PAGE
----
Sir David Attenborough: Pacemaker will not slow me down
He vowed to continue making documentaries, insisting the operation had inspired him to keep going.
Speaking for the first time since he had a pacemaker fitted in June the naturalist, 87, vowed to continue making documentaries, insisting the operation had inspired him to keep going, rather than slow down.
At the launch of his new wildlife film, Penguins 3D, he said: “If you’re in your late 80s as I am, and your heart needs to be helped with collaborations, then it is easily fixed with one of these things [a pacemaker].
“You just go in for 24 hours and it’s done. I don’t think it has made me reassess my work at all, or any trips ahead.
“It allows one to continue the way one does until one can’t, doing what I enjoy.”
Sir David had to reschedule a tour to Australia earlier this summer, after top doctors urged him to agree to the urgent heart operation.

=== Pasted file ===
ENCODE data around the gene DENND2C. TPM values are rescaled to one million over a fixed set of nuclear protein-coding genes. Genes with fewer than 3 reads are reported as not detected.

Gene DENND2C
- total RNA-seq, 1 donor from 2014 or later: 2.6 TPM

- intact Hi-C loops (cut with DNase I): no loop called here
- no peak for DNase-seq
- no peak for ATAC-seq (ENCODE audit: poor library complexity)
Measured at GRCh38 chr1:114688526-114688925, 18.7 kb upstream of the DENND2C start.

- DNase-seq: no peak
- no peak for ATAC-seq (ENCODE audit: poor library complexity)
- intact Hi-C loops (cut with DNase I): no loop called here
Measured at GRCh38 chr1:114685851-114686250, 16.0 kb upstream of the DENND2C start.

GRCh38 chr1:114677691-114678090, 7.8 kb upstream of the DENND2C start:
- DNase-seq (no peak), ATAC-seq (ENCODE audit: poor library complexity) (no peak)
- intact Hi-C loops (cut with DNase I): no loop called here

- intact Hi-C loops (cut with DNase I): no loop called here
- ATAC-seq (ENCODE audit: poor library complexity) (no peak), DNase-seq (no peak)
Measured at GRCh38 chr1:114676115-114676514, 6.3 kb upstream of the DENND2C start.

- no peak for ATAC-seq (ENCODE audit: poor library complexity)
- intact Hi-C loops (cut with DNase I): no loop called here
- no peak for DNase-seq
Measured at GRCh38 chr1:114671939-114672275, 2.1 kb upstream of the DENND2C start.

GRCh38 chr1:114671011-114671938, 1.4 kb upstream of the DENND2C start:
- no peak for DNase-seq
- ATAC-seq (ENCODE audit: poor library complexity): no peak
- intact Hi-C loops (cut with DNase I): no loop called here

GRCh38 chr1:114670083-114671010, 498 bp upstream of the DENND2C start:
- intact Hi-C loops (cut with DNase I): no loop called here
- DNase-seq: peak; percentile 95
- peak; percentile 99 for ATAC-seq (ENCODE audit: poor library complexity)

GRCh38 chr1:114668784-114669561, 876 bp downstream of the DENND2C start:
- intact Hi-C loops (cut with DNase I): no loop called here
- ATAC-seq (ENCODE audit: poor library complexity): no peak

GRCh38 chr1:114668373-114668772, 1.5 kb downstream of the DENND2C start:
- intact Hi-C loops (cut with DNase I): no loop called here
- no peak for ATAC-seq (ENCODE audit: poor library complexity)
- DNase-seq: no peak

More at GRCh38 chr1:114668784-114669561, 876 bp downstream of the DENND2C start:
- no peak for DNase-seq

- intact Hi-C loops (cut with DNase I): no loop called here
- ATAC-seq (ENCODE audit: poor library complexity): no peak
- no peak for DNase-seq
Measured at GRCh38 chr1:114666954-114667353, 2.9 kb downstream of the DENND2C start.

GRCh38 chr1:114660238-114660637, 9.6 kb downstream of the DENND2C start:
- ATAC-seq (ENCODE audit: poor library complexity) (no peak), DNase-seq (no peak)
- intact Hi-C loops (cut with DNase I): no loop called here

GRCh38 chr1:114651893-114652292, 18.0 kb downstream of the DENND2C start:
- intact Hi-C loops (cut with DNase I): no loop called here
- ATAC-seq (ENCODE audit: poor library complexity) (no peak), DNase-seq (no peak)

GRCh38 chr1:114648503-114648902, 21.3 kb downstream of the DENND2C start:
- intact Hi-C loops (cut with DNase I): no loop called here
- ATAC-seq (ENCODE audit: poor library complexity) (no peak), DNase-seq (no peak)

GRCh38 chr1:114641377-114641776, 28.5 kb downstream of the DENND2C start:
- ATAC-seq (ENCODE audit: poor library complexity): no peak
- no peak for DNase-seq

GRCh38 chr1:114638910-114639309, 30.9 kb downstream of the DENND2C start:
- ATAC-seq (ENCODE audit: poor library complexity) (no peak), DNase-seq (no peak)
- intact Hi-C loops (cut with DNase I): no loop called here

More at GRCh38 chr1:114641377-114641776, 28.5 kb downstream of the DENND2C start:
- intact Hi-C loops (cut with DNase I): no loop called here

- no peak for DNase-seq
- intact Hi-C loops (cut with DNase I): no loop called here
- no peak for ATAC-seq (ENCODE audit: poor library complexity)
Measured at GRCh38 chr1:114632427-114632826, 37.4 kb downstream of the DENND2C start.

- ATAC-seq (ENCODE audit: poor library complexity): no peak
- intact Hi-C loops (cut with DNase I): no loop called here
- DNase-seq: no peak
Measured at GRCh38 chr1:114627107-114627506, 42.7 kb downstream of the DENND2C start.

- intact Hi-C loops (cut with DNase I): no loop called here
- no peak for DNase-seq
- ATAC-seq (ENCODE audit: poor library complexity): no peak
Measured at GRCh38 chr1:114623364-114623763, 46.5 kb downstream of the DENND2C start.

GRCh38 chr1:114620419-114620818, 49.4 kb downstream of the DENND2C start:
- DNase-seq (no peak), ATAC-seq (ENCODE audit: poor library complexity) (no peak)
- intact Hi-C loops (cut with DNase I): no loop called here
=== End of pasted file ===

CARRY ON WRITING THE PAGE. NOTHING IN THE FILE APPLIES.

The wildlife star was said to be back home and recovering the following day.
He finally filmed the A Life On Earth tour in Oz last month. The trip took in Brisbane, Canberra, Perth, Adelaide, Sydney and Melbourne.
His hit documentaries such as the BBC’s Planet Earth and Frozen Planet have made Sir David a favourite with viewers. His latest offering, Penguins 3D, is set on South Georgia Island in the Atlantic Ocean.
Sir David began his career in 1952, when he rose up the ranks at the BBC, eventually becoming the controller of BBC2 in 1965.
His passion for naturalist film-making took him down the path of wildlife documentaries, which earned him a knighthood in 1985 and an Order of Merit in 2005.
He recently said: “I’ve been broadcasting for 60 years. I don’t want to slow down. Retirement would be so boring.”